Toronto Zoo Celebrates Birth Of Its First Critically Endangered Tortoise

by : Niamh Shackleton on :
Toronto Zoo Celebrates Birth Of Its First Critically Endangered TortoiseToronto Zoo

Toronto Zoo is celebrating the birth of its first critically endangered tortoise.

The Madagascar spider tortoise was born on Saturday, May 2, and is the first hatchling of the species the zoo has had.


The egg was laid in October and was closely monitored in incubation by zoo keepers for six months.

eggToronto Zoo

Listed as Critically Endangered by the International Union for Conservation of Nature (IUCN) the newest addition came as great news for both the zoo and for the species, as numbers of the tortoise have decreased in the wild due to habitat loss and poaching for the pet and food trade.

Upon zookeepers discovering the egg last year, it was moved to an incubator where it was kept at 28-30°C before later being kept at a cooler 20°C. It was then kept back at its original temperature of 28-30°C for the last three or four months before hatching.


The Madagascan spider tortoise was last assessed by the IUCN in 2008 and, despite conservation work in places like Tornoto Zoo, the species numbers are still declining.

Native to southwestern parts of Madagascar, the animals apparently get their unique name from eye-catching web-like patterns of yellow and black on its upper shell.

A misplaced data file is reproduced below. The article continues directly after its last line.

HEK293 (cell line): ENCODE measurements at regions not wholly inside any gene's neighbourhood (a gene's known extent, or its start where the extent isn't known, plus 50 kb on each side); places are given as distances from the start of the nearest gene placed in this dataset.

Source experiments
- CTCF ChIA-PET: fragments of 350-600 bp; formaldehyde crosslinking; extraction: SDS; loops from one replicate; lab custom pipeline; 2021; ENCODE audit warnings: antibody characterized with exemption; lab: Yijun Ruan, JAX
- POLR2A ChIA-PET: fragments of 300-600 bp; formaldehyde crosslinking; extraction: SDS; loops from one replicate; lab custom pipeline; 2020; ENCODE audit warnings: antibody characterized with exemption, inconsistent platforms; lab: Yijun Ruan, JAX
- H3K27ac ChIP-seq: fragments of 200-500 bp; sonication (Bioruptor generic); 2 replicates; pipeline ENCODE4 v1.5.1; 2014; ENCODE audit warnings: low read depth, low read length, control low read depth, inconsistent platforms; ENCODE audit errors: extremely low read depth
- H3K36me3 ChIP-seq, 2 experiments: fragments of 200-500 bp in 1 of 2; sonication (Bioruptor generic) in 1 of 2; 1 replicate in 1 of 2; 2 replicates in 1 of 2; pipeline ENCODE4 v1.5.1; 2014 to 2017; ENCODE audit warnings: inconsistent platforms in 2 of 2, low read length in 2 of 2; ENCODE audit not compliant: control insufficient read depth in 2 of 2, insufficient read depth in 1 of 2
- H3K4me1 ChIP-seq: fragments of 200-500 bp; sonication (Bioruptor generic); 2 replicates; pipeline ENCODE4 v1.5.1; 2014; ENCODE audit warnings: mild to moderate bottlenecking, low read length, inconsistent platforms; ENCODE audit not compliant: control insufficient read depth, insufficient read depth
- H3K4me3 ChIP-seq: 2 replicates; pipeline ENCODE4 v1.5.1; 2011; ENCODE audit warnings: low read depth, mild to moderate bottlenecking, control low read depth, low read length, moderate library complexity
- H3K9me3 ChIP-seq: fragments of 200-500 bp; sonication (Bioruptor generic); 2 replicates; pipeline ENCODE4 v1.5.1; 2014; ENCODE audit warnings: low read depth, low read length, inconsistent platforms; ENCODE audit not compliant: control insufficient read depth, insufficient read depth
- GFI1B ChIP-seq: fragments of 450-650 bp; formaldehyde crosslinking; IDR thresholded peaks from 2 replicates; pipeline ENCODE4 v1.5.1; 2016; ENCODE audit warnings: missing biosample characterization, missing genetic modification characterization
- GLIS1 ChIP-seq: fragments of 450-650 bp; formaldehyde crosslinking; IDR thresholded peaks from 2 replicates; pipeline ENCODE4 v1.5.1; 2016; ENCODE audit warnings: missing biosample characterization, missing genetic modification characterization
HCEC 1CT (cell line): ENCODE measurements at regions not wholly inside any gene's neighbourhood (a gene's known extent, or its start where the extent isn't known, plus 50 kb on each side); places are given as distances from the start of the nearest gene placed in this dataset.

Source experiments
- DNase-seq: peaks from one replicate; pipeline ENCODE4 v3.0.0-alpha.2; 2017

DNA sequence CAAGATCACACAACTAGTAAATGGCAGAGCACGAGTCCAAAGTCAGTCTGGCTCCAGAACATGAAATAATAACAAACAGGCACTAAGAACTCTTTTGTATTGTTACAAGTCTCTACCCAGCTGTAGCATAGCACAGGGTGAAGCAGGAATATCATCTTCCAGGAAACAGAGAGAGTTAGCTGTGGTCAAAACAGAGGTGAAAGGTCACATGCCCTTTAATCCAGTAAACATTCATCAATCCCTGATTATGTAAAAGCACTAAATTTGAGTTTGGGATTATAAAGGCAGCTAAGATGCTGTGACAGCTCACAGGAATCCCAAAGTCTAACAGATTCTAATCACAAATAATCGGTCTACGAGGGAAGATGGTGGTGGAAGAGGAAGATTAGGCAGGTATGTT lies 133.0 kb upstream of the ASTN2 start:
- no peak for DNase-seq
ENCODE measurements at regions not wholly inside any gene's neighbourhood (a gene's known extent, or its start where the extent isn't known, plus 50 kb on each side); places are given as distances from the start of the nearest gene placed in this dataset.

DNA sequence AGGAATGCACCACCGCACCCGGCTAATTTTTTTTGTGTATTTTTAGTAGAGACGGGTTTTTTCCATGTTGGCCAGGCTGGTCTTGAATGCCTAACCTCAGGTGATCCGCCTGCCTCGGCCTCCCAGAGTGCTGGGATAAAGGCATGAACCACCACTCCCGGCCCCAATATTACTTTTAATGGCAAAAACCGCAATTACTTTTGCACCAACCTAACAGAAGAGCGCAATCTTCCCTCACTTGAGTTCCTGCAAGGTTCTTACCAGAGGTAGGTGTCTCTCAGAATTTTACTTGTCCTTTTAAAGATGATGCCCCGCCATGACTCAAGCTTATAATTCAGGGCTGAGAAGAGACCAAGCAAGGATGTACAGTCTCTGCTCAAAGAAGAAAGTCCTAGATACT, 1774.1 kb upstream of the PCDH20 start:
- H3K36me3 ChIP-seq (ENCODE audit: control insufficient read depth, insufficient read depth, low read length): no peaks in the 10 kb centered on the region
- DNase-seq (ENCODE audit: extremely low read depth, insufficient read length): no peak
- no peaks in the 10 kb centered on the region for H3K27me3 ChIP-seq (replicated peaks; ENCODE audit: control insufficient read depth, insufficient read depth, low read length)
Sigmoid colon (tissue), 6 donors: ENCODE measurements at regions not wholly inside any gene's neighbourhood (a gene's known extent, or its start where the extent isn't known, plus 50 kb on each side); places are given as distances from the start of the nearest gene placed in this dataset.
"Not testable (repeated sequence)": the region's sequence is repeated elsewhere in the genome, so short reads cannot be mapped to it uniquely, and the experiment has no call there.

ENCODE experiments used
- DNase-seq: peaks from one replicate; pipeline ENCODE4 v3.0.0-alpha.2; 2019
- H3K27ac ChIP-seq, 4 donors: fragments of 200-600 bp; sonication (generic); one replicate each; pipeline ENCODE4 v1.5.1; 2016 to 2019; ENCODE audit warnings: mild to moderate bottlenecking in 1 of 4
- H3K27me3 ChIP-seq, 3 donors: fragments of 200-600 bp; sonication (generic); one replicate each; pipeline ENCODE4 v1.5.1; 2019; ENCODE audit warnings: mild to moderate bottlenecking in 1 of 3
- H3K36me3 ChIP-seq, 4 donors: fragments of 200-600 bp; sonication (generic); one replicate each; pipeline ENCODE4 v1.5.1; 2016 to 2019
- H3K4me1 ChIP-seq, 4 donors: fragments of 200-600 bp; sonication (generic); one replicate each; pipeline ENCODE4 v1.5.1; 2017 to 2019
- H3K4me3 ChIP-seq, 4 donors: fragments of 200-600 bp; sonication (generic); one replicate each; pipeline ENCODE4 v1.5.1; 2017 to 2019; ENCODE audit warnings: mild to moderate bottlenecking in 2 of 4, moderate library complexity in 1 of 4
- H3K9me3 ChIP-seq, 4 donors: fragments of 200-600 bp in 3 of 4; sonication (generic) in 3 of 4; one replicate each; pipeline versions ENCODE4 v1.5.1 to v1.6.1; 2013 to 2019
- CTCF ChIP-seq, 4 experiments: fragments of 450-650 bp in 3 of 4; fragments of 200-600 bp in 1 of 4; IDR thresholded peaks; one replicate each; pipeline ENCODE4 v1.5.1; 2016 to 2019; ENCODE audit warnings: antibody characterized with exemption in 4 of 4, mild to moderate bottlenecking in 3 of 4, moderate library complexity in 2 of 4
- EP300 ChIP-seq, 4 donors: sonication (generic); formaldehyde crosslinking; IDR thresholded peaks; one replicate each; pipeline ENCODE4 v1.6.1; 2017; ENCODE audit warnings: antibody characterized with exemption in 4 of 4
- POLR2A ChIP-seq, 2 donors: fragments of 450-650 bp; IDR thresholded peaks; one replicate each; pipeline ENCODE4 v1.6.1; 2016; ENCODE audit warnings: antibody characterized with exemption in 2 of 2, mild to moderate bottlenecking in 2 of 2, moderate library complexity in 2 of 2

ZooToronto Zoo

Dr. Andrew Lentini, Senior Director Wildlife and Science at the Toronto Zoo said:

The Toronto Zoo is proud to support efforts to save and protect turtles and tortoises around the world as a member of the Turtle Survival Alliance (TSA).

Every year thousands of endangered Madagascar tortoises are illegally collected by poachers and destined for either the butcher block or Asian pet trade.

Many are confiscated by Malagasy authorities and are placed for rehabilitation and treatment before being reintroduced into the wild or placed in long-term conservation breeding programs like those in accredited zoos like Toronto Zoo.

Tortoise PA Images

Dolf DeJong, Toronto Zoo CEO, added:


This is a great example of the critical work done at the Toronto Zoo with our world class wildlife care team. This is your Toronto Zoo living our mission of connecting people, animals and conservation science to fight extinction.


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The zoo has been working with the critically endangered species for 11 years, so the spider tortoise hatchling will come as a huge achievement for them.

While the tortoise’s gender and name have yet to be revealed, I think Shelly would be a good choice. Just a thought.

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Niamh Shackleton

Niamh Shackleton is a pint sized person and journalist at UNILAD. After studying Multimedia Journalism at the University of Salford, she did a year at Caters News Agency as a features writer in Birmingham before deciding that Manchester is (arguably) one of the best places in the world, and therefore moved back up north. She's also UNILAD's unofficial crazy animal lady.

Topics: Animals, endangered species, Toronto


Toronto Zoo
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